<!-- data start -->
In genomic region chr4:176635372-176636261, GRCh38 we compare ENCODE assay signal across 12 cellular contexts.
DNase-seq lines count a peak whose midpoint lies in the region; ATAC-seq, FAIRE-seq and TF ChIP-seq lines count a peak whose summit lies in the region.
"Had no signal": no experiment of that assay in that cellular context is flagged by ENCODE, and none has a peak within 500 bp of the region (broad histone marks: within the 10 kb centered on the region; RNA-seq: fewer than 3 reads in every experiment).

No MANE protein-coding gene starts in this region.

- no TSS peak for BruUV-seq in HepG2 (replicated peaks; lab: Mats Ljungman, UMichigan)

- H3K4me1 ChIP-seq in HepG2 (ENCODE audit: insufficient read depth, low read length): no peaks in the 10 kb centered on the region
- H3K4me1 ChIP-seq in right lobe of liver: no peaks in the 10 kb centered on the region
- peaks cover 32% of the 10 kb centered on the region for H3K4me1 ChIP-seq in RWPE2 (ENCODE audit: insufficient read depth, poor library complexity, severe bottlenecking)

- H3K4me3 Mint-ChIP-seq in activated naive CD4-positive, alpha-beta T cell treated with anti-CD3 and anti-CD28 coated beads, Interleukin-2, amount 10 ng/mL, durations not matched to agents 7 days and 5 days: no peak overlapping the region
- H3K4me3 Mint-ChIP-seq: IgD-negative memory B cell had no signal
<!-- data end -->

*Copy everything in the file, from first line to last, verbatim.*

In genomic region chr4:176635372-176636261, GRCh38 we compare ENCODE assay signal across 12 cellular contexts.
DNase-seq lines count a peak whose midpoint lies in the region; ATAC-seq, FAIRE-seq and TF ChIP-seq lines count a peak whose summit lies in the region.
"Had no signal": no experiment of that assay in that cellular context is flagged by ENCODE, and none has a peak within 500 bp of the region (broad histone marks: within the 10 kb centered on the region; RNA-seq: fewer than 3 reads in every experiment).

No MANE protein-coding gene starts in this region.

- no TSS peak for BruUV-seq in HepG2 (replicated peaks; lab: Mats Ljungman, UMichigan)

- H3K4me1 ChIP-seq in HepG2 (ENCODE audit: insufficient read depth, low read length): no peaks in the 10 kb centered on the region
- H3K4me1 ChIP-seq in right lobe of liver: no peaks in the 10 kb centered on the region
- peaks cover 32% of the 10 kb centered on the region for H3K4me1 ChIP-seq in RWPE2 (ENCODE audit: insufficient read depth, poor library complexity, severe bottlenecking)

- H3K4me3 Mint-ChIP-seq in activated naive CD4-positive, alpha-beta T cell treated with anti-CD3 and anti-CD28 coated beads, Interleukin-2, amount 10 ng/mL, durations not matched to agents 7 days and 5 days: no peak overlapping the region
- H3K4me3 Mint-ChIP-seq: IgD-negative memory B cell had no signal